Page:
Throughout history, there has been a variety of methods used to manufacture custom parts. Today, the most common methods used are 3D printing and CNC machine. Both utilize computer numerical control (CNC), which developed from traditional milling methods after WWII. While 3D printing has some major breakthroughs in the last few years, CNC machine is still considered a reliable standard. So, the question is: which one is better?

3D Printing

Pros

3D printing has been around for years but only recently became a common manufacturing method. It is a practical way to create custom parts, as innovation and market availability has significantly reduced the cost. 3D printing is the simplest way to go from computer-aided design (CAD) to physical part, which is why production costs are significantly reduced.

In addition, rapid iteration is possible, as parts can be printed in a matter of hours rather than weeks. Printing materials are becoming ever cheaper, and with recent developments from companies like Markforged, printed parts can be as strong as metal and used in final production, not just for testing and prototyping.

Finally, there is no need to hire a skilled machinist with 3D printing, unlike CNC machinists who significantly add to labor costs.

Material innovation means 3D printers can print end-use production parts, not just test prototypes.

Cons

Although it’s true that you don’t need to hire anyone with special skills to run 3D printers, they are still complicated machines that can malfunction. Unfortunately, this can result in unusable prints.

Another issue with 3D printing is that because parts are printed layer-by-layer they are anisotropic, which can be problematic in testing.

CNC Machine

Pros

When CNC subtractive manufacturing was first developed it was revolutionary. Machinists had the ability to generate parts faster and with more precision than ever before, while designers could have variety in their designs. This meant that production time was significantly faster than previous methods. Today CNC machines are still useful to create fixtures, tooling, and other end-use parts.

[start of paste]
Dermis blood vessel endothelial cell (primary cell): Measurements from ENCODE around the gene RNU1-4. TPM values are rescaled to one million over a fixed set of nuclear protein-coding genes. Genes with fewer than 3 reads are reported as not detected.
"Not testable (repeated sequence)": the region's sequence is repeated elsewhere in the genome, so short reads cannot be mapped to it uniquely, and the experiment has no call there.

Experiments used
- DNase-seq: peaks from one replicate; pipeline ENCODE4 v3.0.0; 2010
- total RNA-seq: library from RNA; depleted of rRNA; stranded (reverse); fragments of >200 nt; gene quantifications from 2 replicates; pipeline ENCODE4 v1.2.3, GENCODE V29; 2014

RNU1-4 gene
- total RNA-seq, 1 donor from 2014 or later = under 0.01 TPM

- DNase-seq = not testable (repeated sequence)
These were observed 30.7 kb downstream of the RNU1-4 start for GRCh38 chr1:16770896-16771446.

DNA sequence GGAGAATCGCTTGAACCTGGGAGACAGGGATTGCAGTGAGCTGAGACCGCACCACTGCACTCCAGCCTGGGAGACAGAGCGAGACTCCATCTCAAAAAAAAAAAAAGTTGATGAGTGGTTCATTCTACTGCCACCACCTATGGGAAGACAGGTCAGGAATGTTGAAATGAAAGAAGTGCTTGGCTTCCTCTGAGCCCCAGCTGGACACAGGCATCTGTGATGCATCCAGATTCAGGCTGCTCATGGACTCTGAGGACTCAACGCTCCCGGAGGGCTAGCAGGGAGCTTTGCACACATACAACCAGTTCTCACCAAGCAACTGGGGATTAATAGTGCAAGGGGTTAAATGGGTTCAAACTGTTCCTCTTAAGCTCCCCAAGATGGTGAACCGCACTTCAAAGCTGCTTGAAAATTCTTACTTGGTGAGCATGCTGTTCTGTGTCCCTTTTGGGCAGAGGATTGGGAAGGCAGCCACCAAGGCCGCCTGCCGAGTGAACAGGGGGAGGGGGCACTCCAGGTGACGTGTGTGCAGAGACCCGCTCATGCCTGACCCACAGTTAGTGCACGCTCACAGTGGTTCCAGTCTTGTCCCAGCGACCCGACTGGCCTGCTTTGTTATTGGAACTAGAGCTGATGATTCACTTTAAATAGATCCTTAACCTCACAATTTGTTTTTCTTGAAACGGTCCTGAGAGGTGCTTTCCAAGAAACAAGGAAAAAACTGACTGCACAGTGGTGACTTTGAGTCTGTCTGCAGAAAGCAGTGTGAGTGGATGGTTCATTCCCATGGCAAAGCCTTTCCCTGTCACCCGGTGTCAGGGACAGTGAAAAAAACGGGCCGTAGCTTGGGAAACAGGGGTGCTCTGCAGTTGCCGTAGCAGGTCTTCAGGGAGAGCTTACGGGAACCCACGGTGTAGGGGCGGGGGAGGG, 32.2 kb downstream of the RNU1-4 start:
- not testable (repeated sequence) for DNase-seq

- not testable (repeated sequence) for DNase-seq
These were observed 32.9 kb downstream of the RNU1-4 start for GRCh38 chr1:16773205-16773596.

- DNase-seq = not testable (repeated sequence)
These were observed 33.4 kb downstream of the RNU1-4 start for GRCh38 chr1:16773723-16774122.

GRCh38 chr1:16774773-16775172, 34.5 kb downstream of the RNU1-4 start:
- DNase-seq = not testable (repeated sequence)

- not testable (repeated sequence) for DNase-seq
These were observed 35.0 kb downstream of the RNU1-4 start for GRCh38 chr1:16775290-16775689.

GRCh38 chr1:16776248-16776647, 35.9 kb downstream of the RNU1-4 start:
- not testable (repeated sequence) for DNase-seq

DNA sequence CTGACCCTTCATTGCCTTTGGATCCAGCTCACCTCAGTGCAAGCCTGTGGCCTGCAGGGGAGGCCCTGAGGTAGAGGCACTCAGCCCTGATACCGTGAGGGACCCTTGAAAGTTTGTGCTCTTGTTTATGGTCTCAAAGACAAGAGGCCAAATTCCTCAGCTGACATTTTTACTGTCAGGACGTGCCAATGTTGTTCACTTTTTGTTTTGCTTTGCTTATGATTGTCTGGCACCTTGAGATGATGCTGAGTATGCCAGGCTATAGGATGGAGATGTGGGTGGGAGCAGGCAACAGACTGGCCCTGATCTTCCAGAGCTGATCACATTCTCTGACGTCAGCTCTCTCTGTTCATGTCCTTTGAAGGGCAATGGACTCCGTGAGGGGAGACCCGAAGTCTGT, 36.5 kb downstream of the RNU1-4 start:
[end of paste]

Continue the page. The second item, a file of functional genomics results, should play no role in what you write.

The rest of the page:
CNC machining can be used for tooling, fixturing, and custom end-use parts.

Cons

The biggest drawback of CNC is the expense. Machines are costly and skilled machinists have high labor costs. Plus, in order to manufacture custom end-use parts, time must be taken to create supporting jigs, clamps etc. This means that when a designer has a part made, they must factor in the time and money it takes to generate the supporting parts as well. This is one of the reasons it can take weeks to create a custom part with CNC machine, making iteration basically impossible.

So the question remains, which one is better 3D Printing or CNC?

The truth is, both methods have their pros and cons, but together they can really improve the design and manufacturing process. For example, CNC is still the preferred method for end-use metal parts, as only extremely expensive laser sintering machines can create similar all-metal parts in a 3D printing method. However, 3D printers can be used to generate iterations before a product is sent to an expensive machinist.

In addition, 3D printing is ideal for printing the supporting clamps and jigs that machinists previously had to take time to make. Markforged’s 3D printers in particular can quickly and inexpensively produce extremely strong parts that can be utilized Now, mills and machinists can focus their time and energy solely on custom parts, rather than support pieces. And, since 3D printers can print geometries that CNC machines are unable to replicate, the options for supporting parts are endless.

Therefore, the ideal solution is to utilize both 3D printing and CNC to shorten production time, decrease cost, and streamline the entire design process.

Using 3D printing in tandem with traditional CNC machine technology improves the manufacturing process all the way from CAD to the physical part.

For more information on combining CNC machine and 3D printing to streamline your manufacturing process drop us a line or call us at (408)986-0200.